• immuno-compromise
  • diabetic
  • asplenic
  • cirrhotic

Principles of Treatment

  1. This guidance is based on the best available evidence but its application must be modified by professional judgement.
  2. A dose and duration of treatment is suggested. In severe or recurrent cases consider a larger dose or longer course
  3. Choices are given as Preferred option or Alternative for patients intolerant of the preferred option and 2nd Line for when an alternative is required because of treatment failure
  4. Only send microbiology specimens if there is a clinical suspicion of infection. Inappropriate specimens (e.g. routine ulcer swab or routine catheter specimen of urine) lead to inappropriate antibiotic prescribing.
  5. Prescribe an antibiotic only when there is likely to be a clear clinical benefit.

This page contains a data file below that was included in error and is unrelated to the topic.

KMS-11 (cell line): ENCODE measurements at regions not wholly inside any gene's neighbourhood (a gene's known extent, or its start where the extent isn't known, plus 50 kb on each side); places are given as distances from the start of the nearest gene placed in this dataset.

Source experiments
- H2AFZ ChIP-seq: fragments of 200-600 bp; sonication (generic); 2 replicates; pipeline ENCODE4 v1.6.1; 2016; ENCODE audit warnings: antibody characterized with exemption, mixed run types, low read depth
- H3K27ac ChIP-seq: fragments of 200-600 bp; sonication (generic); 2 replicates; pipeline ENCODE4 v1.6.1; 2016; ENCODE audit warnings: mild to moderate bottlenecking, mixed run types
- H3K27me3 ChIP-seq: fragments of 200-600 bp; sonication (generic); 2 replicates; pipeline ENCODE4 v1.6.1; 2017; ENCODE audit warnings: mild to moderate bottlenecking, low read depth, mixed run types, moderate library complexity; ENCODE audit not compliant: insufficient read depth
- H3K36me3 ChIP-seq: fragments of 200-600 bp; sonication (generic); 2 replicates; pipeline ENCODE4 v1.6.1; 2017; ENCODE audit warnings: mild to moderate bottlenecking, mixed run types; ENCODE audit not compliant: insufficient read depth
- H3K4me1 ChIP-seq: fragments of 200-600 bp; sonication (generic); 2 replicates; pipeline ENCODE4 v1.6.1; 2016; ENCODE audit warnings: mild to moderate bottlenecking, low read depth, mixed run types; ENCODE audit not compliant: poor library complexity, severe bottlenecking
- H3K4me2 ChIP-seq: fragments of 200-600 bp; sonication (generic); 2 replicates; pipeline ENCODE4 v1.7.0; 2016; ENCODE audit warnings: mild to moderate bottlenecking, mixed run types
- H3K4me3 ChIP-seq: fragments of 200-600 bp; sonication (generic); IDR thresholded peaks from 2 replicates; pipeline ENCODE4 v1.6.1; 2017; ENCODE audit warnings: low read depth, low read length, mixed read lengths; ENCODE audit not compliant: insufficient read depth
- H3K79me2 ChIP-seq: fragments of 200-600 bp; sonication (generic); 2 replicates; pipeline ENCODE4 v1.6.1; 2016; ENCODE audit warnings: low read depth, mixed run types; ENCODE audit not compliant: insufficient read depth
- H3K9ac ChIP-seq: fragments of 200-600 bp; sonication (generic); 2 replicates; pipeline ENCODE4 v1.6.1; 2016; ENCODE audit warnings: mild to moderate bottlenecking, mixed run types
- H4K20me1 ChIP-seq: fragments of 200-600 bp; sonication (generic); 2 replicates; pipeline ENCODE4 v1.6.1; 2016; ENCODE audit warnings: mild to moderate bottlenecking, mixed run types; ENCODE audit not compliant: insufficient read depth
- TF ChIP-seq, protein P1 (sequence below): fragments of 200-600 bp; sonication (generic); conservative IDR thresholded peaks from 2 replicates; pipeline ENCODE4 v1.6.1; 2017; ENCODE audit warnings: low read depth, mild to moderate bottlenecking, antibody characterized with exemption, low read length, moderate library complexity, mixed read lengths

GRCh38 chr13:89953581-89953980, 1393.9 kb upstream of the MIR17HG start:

6. Consider a no, or delayed, antibiotic strategy for acute self-limiting upper respiratory tract infections 1,A+
  7. Limit prescribing over the telephone to exceptional cases.
  8. Use simple generic antibiotics if possible. Avoid broad spectrum antibiotics (e.g. co-amoxiclav, quinolones and cephalosporins) when narrow spectrum antibiotics remain effective, as they increase risk of Clostridium difficile, MRSA and resistant UTI's.
  9. Avoid widespread use of topical antibiotics (especially those agents also available as systemic preparations).
  10. In pregnancy AVOID tetracyclines, aminoglycosides, quinolones, and high dose metronidazole. Short-term use of trimethoprim (unless low folate status or taking another folate antagonist such as antiepileptic or proguanil) or nitrofurantoin (at term, theoretical risk of neonatal haemolysis) is unlikely to cause problems to the foetus.